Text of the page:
When you put a group of web developers in a room together and let them start talking about what they’re working on, it can suddenly sound like we’re speaking another language. 

Having worked in web development for my whole career, I’ve seen many people’s eyes glaze over as they get lost in a series of acronyms and tech terms that mean nothing to a non-developer. 

If you’re thinking about having a website built or know you want to update your current website,  I completely understand how all of the jargon might make you hesitate before finally jumping in. That’s why we’ve been translating common web development terms into language non-developers can easily understand.

Here are a few more common terms you might come across when diving into the world of web development:

JavaScript Frameworks:

Think of JavaScript as the language of the web, like the guy who speaks the language everyone understands. Now, imagine you’re building a website, and you want it to do cool things like drag-and-drop images or load a page without hitting refresh. You could code it from scratch every single time, but that’s like reinventing the wheel over and over.

Enter JavaScript frameworks – the handy toolkits like React, Angular, and Vue.js. They’re like a developer’s trusty sidekicks, offering a bunch of pre-built functions. Want to create a menu? No worries, just tell the framework, and it magically appears, adjusting itself for desktop or mobile views. These frameworks save developers from the repetitive task of building common website features from scratch. It’s like having a special toolkit that says, “Oh, you need a menu? Here you go, just focus on the fun stuff, and I’ll handle the boring bits.”

Domain and Hosting:

Picture your website as a camper’s tent, and hosting is the camping space. Hosting provides the land, maybe some water and power hookups – the basics for your online tent to exist. No frills, just a place to set up camp. Now, the domain is your tent’s address. Instead of saying, “My tent is at latitude XYZ, longitude ABC,” you just say, “I’m at Alice Lake, Section 3, Campground 4.” That’s your domain, a friendly name that people can remember, making it easy for them to find you in the vast online camping ground. 

Secure Sockets Layer Certificate (SSL):

In an era where online security is paramount, SSL certificates have become indispensable. An SSL certificate encrypts the communication between a user’s browser and the website, safeguarding sensitive information from potential cyber threats. The presence of an SSL certificate is not only a trust indicator for users but also positively impacts a website’s search engine ranking. Websites with SSL encryption are favoured by search engines, contributing to a secure and reputable online environment.

Content Delivery Network (CDN):

This is like a global team of smart delivery folks for websites. Instead of waiting for a single person to bring you stuff from far away, CDNs have multiple carriers positioned worldwide.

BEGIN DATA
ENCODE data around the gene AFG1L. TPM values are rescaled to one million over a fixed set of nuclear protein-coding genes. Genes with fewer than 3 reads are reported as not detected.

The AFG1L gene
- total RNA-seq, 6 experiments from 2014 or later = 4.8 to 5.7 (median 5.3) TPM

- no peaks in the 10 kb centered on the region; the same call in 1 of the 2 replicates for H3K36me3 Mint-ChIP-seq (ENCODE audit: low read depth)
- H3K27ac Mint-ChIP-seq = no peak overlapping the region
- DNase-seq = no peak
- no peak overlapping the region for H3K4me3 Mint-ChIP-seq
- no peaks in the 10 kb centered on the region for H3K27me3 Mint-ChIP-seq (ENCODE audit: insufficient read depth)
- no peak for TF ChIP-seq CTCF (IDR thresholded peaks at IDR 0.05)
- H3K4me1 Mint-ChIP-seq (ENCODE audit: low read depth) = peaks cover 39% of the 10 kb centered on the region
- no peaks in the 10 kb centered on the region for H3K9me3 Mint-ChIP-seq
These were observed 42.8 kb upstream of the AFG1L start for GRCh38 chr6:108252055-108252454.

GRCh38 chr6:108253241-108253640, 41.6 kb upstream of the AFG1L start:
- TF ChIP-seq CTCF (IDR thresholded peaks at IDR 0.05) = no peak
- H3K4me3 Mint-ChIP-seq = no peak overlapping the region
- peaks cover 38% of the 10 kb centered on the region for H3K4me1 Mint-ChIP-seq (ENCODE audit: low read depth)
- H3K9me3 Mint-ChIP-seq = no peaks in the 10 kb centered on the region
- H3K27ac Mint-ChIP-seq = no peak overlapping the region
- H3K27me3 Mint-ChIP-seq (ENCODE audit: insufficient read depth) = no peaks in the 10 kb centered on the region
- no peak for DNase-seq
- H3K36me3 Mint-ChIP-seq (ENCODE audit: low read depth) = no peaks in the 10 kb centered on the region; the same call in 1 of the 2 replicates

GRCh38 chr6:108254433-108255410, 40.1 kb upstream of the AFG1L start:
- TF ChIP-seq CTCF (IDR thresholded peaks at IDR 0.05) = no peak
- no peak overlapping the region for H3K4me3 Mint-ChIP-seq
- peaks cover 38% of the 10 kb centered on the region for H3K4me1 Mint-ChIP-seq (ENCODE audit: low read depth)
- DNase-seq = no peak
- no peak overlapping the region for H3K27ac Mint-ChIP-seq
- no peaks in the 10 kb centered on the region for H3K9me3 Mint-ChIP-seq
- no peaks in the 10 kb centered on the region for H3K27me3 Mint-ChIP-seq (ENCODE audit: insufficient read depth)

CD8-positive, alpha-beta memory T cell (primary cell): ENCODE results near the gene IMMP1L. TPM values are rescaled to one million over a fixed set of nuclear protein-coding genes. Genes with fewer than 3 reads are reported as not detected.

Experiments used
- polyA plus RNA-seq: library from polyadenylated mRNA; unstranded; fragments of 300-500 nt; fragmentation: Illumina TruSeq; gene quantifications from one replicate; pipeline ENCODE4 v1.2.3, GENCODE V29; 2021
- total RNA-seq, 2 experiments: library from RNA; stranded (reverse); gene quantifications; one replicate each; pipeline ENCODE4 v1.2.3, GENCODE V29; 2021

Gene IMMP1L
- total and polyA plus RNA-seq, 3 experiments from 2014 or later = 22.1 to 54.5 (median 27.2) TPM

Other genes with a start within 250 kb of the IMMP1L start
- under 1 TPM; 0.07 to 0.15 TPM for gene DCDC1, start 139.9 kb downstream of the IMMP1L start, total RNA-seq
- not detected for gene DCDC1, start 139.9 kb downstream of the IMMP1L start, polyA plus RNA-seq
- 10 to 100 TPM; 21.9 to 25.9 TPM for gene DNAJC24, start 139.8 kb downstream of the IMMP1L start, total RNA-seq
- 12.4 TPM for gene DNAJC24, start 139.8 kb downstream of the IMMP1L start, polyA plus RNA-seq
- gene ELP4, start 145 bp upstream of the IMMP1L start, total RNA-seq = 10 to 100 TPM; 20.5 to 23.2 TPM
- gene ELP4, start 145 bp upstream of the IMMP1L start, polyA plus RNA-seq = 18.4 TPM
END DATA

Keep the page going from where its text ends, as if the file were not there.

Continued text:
When you want to see website content, the CDN sends them from the closest delivery person. It’s like getting your pizza delivered hot because the delivery guy is just around the corner, not across the city.

In tech terms, this means less waiting time (latency) and quick access to website stuff without it travelling too far. CDNs make websites load faster by bringing you content from nearby servers, ensuring a speedy and reliable online experience worldwide. 

Cascading Style Sheets (CSS):

This is the design language of the web. It dictates how your website looks, defining styles such as layout, colours, and fonts. By separating content from presentation, CSS allows developers to create consistent and aesthetically pleasing user interfaces. 

Agile Methodology:

In the realm of web development, the Agile methodology has gained prominence for its collaborative and iterative approach. Agile emphasizes flexibility, adaptability, and customer feedback throughout the development lifecycle. By breaking down projects into smaller, manageable tasks and incorporating continuous improvement, Agile methodology promotes efficiency and client satisfaction. Agile teams prioritize communication, collaboration, and the delivery of incremental, functional software.

Revision Control System:

A revision control system is a tool used by developers to keep track of the history of changes done to their code and who it was done by. In this manner, new developers can join at a later stage and learn the history of the code and why certain parts of the code were implemented in one way or another. Think of it like a logbook for the repairs done to a car. 


Git, a distributed revision control system, has revolutionized how developers manage and collaborate on code. Created by Linus Torvalds, Git allows multiple developers to work on a project simultaneously without conflicts. Its features, such as branching and merging, empower teams to experiment with new features, track changes, and maintain a cohesive codebase. Git’s decentralized nature ensures data integrity, providing a solid foundation for collaborative development.

I hope these ‘translations’ from web developer-speak into everyday language help demystify the process of building a website for you. If you’re about to embark on a web development project, you’ll want to ensure the developer you work with can help explain the process in a way that you understand. This way, you can leave the coding to the experts but still feel confident that your project is in good hands and is progressing as expected.

If you have questions about any of the terms I explained in this post or if you’re interested in learning more about building or updating a website, book a call with the 14 Oranges team today. We’d love to help.

Sylvain Marcotte is CEO and President of 14 Oranges.

From APIs to SEO: Making Sense of Common Web Development Terms (part 2 of 2)